Another key factor which allows the estimation of the impact in the students’ social transformation is the reference to the results in the standardized tests compared with the standardized indexes of the families’ socioeconomic and cultural level. As long as a school achieves better results in its students’ performance than the expected ones regarding the associated socioeconomic and cultural index, it is a sign that the elements that improve the educational and social equity are being contributed.

SIOR-3, the third level of analysis monitors the transferability of the educational and social impact generated, that is, whether the teacher education action has been successfully applied in more than one context. It monitors its capacity to extend to other fields.

SIOR-4, the fourth level of analysis is related to the scientific, political, and social dimension of the teacher education action. In the case of the scientific dimension, the following have been taken into account: the degree of training based on scientific evidence transferred to educational realities and the degree of scientific recognition it has had in diverse dissemination forums and impact journals. As for social and political dissemination, the indicators reflect the degree in which the training action’s contributions have been gathered in public policies and spread in educational dissemination media.

SIOR-5, the last level of analysis is the Sustainability in time of the impact achieved, maintaining and increasing the number of participants and schools implicated in the training action.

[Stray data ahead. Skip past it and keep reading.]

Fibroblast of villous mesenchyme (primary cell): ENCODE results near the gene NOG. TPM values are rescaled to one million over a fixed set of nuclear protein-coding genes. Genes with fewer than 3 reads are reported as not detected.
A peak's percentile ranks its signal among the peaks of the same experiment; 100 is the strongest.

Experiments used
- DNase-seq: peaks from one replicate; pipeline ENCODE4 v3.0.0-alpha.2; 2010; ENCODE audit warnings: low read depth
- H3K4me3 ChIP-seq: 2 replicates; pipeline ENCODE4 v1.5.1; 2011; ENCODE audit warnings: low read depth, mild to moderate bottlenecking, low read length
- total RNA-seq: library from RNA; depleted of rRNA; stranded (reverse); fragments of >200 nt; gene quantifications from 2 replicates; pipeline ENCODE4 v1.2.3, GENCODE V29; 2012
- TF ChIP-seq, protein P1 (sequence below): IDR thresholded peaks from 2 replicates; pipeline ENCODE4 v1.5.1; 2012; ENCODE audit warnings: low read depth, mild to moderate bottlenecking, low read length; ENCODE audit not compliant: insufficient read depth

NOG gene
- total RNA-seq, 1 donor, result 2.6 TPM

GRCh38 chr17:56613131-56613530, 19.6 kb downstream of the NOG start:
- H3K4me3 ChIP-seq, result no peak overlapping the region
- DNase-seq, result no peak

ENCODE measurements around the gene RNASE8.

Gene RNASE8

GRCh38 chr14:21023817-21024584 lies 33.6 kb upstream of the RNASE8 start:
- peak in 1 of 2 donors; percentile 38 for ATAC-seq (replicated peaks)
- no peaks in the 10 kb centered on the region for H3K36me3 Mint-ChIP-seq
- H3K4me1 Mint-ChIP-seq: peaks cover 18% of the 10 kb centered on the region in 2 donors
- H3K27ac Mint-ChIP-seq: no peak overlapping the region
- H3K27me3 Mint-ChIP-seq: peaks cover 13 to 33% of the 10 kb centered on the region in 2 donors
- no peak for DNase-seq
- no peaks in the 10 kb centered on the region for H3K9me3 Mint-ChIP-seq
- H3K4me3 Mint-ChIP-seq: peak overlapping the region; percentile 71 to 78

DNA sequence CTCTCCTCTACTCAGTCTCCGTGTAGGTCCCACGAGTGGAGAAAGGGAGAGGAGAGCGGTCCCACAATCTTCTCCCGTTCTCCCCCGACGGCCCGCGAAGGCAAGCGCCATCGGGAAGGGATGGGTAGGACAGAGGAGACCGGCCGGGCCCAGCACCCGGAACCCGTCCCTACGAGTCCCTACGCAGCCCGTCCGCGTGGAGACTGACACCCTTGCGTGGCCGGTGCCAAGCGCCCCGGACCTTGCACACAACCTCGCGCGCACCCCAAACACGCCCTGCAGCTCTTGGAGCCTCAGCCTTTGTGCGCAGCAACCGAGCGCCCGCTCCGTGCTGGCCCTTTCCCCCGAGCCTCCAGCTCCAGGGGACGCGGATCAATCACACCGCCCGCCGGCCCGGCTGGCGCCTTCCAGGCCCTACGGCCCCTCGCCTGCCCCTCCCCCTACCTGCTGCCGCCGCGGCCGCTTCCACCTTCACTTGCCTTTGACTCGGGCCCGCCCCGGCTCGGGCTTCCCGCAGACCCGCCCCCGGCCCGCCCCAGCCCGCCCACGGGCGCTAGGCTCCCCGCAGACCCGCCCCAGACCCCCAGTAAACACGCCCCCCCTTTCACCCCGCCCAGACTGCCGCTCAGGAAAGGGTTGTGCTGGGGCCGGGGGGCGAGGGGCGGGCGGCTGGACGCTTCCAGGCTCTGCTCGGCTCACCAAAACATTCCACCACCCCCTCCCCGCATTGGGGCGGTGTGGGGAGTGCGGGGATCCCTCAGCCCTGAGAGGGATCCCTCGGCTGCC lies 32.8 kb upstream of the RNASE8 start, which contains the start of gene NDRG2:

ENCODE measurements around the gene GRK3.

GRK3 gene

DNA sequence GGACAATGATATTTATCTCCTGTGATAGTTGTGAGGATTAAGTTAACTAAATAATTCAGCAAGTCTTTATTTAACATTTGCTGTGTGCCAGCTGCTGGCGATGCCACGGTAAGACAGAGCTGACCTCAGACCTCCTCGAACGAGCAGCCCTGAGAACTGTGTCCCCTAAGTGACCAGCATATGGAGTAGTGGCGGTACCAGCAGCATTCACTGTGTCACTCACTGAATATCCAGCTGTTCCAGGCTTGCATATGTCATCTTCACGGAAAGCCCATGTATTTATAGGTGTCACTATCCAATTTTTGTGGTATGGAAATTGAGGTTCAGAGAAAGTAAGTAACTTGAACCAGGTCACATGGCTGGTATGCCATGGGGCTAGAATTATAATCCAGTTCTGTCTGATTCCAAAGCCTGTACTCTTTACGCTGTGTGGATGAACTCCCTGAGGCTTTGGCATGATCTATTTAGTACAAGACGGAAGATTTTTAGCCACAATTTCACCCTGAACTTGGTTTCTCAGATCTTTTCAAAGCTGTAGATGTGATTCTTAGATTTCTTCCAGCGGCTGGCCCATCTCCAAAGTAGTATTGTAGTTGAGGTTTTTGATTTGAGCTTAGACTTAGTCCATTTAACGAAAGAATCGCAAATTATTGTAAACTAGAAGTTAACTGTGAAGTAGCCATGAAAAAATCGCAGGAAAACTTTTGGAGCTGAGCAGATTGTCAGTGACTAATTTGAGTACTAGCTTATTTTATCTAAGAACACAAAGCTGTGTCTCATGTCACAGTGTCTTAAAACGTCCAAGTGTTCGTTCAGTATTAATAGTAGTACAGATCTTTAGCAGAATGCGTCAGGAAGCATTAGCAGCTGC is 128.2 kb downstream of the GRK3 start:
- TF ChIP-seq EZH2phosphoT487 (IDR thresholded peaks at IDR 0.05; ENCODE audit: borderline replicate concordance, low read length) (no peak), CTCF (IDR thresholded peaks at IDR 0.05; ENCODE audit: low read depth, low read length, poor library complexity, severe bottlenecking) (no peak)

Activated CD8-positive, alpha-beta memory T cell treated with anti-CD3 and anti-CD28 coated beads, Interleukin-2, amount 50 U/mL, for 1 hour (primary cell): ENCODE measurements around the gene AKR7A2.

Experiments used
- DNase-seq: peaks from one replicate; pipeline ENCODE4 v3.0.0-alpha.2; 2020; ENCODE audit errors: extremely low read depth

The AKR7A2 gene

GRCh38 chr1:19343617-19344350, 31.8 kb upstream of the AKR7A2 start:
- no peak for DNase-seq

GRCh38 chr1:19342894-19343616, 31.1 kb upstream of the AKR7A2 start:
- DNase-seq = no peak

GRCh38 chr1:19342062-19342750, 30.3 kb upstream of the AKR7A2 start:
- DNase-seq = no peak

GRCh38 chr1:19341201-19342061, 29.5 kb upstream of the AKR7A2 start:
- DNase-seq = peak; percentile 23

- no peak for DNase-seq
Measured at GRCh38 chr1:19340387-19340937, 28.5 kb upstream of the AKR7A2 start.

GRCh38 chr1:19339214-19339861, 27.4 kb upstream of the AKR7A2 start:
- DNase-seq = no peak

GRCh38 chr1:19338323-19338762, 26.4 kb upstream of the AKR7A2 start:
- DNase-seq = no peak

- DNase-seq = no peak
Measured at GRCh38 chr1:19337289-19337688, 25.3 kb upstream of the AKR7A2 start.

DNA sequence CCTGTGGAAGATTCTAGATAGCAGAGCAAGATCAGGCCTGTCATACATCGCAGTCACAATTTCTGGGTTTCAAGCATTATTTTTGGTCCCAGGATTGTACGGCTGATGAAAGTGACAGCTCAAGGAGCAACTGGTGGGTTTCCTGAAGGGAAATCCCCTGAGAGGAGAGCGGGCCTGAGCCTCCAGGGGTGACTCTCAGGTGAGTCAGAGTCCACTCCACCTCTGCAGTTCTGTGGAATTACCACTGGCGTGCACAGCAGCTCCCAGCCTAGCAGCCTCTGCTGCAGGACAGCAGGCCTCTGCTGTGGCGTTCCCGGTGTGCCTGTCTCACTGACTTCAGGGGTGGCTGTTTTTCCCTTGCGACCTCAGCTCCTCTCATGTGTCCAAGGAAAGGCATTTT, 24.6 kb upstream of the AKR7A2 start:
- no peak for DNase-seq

Conclusion

The relevance of conceptualizing the evaluation of the social impact in teacher education is a pending challenge that responds to an ethical commitment of the professionals in education. There is still little evidence on the relation perceived by teachers on how training contributes to the students’ educational improvement, investing in resources without guaranteeing that those improve, worsen, or do not generate impact on students’ and their communities’ social inclusion.

The main contribution of this proposal is to introduce teacher education based on scientific evidence, not in an isolated way, but in an organized way, accompanied by a network of collective work that makes the recreation of learning into the everyday practice of schools possible. The combined recreation of the actions makes the bridge between scientific and theoretical evidence, everyday classroom practice and educational communities’ feelings possible.

References

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© Springer Nature Singapore Pte Ltd. 2019

Authors and Affiliations

  1. 1.Universitat de BarcelonaBarcelonaSpain
  2. 2.Universidad Católica de Valencia ValenciaSpain

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  • Paul Bartolo